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An Angel for May (2002)

Tom travels fifty years to the past after discovering a time machine. He meets May, a little orphan who needs help. Now that he knows his friends' fate and his own, he will try to reorder the events and change their history.

Director:

Harley Cokeliss

Writers:

Melvin Burgess (novel), Peter Milligan
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1 win & 1 nomination. See more awards »

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Cast

Cast overview, first billed only:
Tom Wilkinson ... Sam Wheeler
Charlotte Wakefield Charlotte Wakefield ... May (Aged 10)
Matthew Beard ... Tom Collins
Hugo Speer ... Bob Harris
Matthew McNulty ... Sniffer (as Michael McNulty)
Anna Massey ... Rosie
Angeline Ball ... Barbara Collins (Mom)
Julie Cox ... Alison Wheeler
Richard Fleeshman ... School Team Captain
Dora Bryan ... Evelyn
James Joyce James Joyce ... Big Kid
Daniel Mason Daniel Mason ... Short Hair
Jonathan Bradd Jonathan Bradd ... Sir
Andrew Foxcroft Andrew Foxcroft ... Number 2
Ashley Rhodes Ashley Rhodes ... Small Boy
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Storyline

Tom travels fifty years to the past after discovering a time machine. He meets May, a little orphan who needs help. Now that he knows his friends' fate and his own, he will try to reorder the events and change their history.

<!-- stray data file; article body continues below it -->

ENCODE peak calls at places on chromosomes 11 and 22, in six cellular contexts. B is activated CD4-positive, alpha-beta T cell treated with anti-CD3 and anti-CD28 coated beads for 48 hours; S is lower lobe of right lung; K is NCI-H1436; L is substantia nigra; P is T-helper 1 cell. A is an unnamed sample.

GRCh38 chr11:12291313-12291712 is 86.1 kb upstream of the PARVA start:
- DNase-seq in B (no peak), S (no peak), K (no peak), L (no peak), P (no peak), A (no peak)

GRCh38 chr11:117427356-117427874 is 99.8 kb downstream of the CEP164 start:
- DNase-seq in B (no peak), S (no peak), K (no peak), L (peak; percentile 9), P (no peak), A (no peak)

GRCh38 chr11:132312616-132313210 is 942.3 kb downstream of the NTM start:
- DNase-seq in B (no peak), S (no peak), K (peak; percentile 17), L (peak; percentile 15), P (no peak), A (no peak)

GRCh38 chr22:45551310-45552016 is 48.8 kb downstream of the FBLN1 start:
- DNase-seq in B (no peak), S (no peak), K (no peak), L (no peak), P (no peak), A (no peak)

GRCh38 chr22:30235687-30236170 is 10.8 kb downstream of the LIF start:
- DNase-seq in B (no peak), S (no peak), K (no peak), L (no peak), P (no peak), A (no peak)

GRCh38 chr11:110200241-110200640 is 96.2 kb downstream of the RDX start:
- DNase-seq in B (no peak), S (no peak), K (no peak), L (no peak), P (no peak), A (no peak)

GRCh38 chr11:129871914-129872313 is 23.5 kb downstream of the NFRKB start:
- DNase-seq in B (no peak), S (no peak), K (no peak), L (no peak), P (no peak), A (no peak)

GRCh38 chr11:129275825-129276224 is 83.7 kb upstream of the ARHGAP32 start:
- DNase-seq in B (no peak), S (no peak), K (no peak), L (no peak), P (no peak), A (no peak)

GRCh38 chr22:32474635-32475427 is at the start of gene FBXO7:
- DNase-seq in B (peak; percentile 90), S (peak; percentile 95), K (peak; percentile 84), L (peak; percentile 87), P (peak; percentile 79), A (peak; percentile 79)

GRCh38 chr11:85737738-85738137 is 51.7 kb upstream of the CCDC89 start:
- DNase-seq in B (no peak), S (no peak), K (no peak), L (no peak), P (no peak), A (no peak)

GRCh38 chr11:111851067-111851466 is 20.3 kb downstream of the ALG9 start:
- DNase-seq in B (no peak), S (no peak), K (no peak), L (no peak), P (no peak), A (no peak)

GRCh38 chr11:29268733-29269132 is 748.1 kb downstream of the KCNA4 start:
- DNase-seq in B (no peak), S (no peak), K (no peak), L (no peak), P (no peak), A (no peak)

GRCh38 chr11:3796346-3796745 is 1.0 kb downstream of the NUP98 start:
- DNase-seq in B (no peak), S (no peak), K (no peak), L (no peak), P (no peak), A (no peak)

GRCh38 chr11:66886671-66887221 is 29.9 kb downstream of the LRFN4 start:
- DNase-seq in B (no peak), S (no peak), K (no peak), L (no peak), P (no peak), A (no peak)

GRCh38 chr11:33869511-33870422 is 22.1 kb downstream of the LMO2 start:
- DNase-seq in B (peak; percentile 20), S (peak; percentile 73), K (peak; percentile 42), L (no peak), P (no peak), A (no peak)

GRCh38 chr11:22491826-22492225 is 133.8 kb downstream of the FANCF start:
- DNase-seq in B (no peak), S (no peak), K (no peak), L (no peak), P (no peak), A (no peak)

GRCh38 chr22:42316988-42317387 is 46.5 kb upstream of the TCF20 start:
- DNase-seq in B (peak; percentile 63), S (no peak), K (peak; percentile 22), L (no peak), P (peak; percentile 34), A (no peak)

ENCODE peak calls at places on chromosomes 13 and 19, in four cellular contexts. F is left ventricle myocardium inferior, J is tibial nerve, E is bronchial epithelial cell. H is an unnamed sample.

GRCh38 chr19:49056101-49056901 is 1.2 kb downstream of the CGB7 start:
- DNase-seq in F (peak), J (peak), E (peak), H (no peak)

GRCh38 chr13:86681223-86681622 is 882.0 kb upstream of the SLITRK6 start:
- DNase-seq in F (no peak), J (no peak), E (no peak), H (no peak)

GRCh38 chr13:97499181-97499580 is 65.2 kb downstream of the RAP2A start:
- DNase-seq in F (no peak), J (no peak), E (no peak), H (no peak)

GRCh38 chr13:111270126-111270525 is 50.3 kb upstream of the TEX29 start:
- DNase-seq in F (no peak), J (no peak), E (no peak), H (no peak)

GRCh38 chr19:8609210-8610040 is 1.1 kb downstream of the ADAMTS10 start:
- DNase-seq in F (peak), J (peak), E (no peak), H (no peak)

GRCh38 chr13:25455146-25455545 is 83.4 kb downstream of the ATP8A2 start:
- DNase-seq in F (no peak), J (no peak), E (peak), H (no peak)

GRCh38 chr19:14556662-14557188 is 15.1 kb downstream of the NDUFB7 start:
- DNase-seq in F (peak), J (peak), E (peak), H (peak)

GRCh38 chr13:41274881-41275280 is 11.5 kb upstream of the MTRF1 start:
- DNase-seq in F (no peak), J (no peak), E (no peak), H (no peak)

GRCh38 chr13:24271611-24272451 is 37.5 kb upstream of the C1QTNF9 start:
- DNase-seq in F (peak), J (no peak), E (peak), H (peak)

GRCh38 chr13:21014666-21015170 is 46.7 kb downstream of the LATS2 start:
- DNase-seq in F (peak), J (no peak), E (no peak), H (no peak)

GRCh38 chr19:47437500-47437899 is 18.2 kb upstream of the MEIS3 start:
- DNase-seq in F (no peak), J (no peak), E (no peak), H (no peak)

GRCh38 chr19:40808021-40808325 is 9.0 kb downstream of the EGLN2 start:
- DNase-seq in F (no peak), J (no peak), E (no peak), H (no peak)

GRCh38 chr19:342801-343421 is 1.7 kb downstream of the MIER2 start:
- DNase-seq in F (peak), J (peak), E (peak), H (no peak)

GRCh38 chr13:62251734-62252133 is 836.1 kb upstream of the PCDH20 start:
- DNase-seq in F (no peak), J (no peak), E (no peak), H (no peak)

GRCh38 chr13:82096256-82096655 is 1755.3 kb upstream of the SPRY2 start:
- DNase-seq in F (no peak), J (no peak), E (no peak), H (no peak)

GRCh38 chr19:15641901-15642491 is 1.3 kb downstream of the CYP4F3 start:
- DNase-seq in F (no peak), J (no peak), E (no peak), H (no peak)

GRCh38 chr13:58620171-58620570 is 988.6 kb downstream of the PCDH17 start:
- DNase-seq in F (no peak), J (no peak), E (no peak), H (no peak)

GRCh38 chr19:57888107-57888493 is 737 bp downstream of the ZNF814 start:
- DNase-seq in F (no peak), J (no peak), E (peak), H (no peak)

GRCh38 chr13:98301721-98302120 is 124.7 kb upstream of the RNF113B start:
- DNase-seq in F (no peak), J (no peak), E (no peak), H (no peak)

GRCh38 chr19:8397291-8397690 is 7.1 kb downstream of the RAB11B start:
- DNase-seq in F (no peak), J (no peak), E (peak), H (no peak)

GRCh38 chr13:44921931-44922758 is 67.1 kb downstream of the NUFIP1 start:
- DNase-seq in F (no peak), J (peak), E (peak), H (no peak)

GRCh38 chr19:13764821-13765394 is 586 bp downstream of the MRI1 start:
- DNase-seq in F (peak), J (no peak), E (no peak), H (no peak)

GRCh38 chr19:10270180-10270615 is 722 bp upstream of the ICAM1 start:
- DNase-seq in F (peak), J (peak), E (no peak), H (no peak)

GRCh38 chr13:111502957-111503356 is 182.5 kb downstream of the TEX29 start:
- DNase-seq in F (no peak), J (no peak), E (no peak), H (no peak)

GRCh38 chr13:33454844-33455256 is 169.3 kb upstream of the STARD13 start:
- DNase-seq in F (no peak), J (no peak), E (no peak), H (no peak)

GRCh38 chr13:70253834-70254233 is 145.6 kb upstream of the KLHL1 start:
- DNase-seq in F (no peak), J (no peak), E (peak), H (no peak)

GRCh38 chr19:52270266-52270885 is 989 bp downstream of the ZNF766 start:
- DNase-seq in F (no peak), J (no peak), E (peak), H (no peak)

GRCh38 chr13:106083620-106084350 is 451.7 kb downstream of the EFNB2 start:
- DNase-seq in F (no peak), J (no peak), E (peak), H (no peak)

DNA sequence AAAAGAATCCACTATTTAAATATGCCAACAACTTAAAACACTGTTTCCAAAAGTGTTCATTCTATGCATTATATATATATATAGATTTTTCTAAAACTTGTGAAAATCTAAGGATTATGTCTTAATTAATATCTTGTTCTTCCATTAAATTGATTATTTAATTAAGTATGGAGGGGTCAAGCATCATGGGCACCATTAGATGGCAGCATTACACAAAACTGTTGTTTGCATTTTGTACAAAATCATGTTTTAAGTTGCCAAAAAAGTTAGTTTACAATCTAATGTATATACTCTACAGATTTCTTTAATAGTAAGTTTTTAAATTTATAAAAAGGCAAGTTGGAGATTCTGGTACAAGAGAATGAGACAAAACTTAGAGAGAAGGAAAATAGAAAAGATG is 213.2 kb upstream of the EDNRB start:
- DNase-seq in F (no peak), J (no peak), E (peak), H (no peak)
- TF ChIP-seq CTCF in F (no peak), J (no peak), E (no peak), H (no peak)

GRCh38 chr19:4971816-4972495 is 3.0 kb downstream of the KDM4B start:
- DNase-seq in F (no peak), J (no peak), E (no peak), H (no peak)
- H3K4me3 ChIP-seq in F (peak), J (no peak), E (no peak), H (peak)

Plot Summary | Add Synopsis

Genres:

Drama | Family | Fantasy

Certificate:

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Parents Guide:

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Details

Country:

UK

Language:

English

Release Date:

23 December 2002 (UK) See more »

Also Known As:

Un ángel para May See more »

Filming Locations:

South Yorkshire, England, UK

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Box Office

Budget:

£1,500,000 (estimated)
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Company Credits

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Technical Specs

Runtime:

Sound Mix:

Dolby

Color:

Color
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Did You Know?

Trivia

In the final segment, when Tom is searching for Rosie and is unable to find her, he is wearing a QuickSilver jersey. See more »

Alternate Versions